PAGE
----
.... then get on your knees and thank God for the Catholic Church and her Popes.
|A thirteenth century "pocket" edition of the Latin Vulgate Bible.|
Prior to St. Damasus a great many Church Fathers proposed various canons of Scripture, but none until the late fourth century even had the same new testament that we have received today. Controversy usually centered around the Apocalypse of St. John the Divine, but also over some Catholic Epistles, some Greek books in the old testament, and a now-lost "Book of the Hebrews." No one of the Fathers had formally listed the current new testament canon until St. Athanasius did so in 367 A.D., much less make an attempt at enforcing a canon of the old testament, a bugaboo to most protestants.
But in 382 A.D., at a local synod in Rome, St. Damasus I issued the following decree (good part is at the bottom):
|Pope St. Damasus|
It is likewise decreed: Now, indeed, we must treat of the divine Scriptures: what the universal Catholic Church accepts and what she must shun. The list of the Old Testament begins: Genesis, one book; Exodus, one book: Leviticus, one book; Numbers, one book; Deuteronomy, one book; Jesus Nave, one book; of Judges, one book; Ruth, one book; of Kings, four books [First and Second Books of Kings, Third and Fourth Books of Kings]; Paralipomenon, two books; One Hundred and Fifty Psalms, one book; of Solomon, three books: Proverbs, one book; Ecclesiastes, one book; Canticle of Canticles, one book; likewise, Wisdom, one book; Ecclesiasticus (Sirach), one book; Likewise, the list of the Prophets: Isaiah, one book; Jeremias, one book; along with Cinoth, that is, his Lamentations; Ezechiel, one book; Daniel, one book; Osee, one book; Amos, one book; Micheas, one book; Joel, one book; Abdias, one book; Jonas, one book; Nahum, one book; Habacuc, one book; Sophonias, one book; Aggeus, one book; Zacharias, one book; Malachias, one book. Likewise, the list of histories: Job, one book; Tobias, one book; Esdras, two books; Esther, one book; Judith, one book; of Maccabees, two books.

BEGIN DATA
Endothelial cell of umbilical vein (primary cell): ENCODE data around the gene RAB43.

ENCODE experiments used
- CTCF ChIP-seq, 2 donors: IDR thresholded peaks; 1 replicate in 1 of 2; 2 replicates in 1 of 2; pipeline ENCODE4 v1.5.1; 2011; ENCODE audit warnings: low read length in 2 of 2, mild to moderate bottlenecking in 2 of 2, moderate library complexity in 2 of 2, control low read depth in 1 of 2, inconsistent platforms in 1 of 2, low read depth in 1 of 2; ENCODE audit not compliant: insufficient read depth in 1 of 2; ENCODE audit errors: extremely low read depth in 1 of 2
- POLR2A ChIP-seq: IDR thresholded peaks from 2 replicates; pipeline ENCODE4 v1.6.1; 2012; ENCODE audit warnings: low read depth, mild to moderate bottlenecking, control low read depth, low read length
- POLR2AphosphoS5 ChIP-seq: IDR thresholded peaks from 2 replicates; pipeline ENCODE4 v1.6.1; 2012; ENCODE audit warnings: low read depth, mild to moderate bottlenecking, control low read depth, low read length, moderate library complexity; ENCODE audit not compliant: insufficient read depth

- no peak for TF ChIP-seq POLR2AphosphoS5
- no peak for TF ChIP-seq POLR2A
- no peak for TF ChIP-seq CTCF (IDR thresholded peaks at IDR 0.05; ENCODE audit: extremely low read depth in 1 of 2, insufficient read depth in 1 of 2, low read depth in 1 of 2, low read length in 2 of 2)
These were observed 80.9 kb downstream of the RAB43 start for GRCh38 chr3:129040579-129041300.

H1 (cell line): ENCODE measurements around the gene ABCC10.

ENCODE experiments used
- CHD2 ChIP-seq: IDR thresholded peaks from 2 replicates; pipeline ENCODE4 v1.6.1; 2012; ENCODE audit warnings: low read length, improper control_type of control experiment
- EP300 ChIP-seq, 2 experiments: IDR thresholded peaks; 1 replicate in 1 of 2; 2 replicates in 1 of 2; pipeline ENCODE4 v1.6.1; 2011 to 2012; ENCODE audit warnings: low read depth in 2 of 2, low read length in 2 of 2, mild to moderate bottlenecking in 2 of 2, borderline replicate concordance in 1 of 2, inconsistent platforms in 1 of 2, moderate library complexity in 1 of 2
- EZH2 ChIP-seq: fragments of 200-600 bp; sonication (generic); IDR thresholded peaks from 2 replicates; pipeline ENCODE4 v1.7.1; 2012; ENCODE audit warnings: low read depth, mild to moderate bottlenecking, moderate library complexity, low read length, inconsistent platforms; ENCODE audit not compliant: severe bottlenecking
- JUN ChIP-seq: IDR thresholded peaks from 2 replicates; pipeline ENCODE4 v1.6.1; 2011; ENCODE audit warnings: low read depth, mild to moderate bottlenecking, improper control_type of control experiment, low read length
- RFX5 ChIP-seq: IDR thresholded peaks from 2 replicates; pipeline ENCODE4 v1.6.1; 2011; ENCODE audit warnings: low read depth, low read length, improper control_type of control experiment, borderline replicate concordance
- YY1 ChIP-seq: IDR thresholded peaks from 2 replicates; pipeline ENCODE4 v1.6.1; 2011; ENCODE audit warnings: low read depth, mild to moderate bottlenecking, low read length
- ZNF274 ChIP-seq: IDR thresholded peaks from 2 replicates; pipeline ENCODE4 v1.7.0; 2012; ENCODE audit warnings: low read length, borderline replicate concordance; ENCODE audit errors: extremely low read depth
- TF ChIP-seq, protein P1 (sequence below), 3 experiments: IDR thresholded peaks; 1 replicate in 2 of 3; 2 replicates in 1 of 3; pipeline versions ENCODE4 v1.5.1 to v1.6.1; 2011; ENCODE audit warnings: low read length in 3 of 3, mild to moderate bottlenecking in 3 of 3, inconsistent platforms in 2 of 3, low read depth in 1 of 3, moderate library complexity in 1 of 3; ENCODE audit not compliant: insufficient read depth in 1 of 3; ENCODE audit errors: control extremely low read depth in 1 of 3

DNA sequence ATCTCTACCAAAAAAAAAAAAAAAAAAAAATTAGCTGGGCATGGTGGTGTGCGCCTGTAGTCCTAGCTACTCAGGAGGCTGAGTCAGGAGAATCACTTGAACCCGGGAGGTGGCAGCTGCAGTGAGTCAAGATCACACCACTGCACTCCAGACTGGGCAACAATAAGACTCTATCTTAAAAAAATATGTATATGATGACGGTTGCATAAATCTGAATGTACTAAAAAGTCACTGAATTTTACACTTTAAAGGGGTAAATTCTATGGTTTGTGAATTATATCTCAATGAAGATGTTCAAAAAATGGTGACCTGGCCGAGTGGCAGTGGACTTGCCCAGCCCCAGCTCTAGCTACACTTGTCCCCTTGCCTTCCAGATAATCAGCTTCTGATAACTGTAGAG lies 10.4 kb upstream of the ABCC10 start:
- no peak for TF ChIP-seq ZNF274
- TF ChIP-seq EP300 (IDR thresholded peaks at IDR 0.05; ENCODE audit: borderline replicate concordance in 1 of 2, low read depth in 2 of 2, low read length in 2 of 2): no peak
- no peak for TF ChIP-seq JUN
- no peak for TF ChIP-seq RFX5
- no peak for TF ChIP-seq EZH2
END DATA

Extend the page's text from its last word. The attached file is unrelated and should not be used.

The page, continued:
Likewise, the list of the Scriptures of the New and Eternal Testament, which the holy and Catholic Churchreceives: of the Gospels, one book according to Matthew, one book according to Mark, one book according to Luke, one book according to John. The Epistles of the Apostle Paul, fourteen in number: one to the Romans, two to the Corinthians [First Epistle to the Corinthians and Second Epistle to the Corinthians], one to the Ephesians, two to the Thessalonians [First Epistle to the Thessalonians and Second Epistle to the Thessalonians], one to the Galatians, one to the Philippians, one to the Colossians, two to Timothy [First Epistle to Timothy and Second Epistle to Timothy], one to Titus, one to Philemon, one to the Hebrews.
Likewise, one book of the Apocalypse of John. And the Acts of the Apostles, one book.Likewise, the canonical Epistles, seven in number: of the Apostle Peter, two Epistles [First Epistle of Peter and Second Epistle of Peter]; of the Apostle James, one Epistle; of the Apostle John, one Epistle; of the other John, a Presbyter, two Epistles [Second Epistle of John and Third Epistle of John]; of the Apostle Jude the Zealot, one Epistle.
Thus concludes the canon of the New Testament. Likewise it is decreed: After the announcement of all of these prophetic and evangelic or as well as apostolic writings which we have listed above as Scriptures, on which, by the grace of God, the Catholic Church is founded, we have considered that it ought to be announced that although all the Catholic Churches spread abroad through the world comprise but one bridal chamber of Christ, nevertheless, the holy Roman Church has been placed at the forefront not by the conciliar decisions of other Churches, but has received the primacy by the evangelic voice of our Lord and Savior, who says: "You are Peter, and upon this rock I will build My Church, and the gates of hell will not prevail against it; and I will give to you the keys of the kingdom of heaven, and whatever you shall have bound on earth will be bound in heaven, and whatever you shall have loosed on earth shall be loosed in heaven."The Pope later commissioned St. Jerome, a noted linguist, to do a fresh translation into common, vulgar Latin, setting in motion the creation of a text that would dramatically shape the spiritual, literary, liturgical, and academic direction of Western culture.
|St. Jerome by Caravaggio|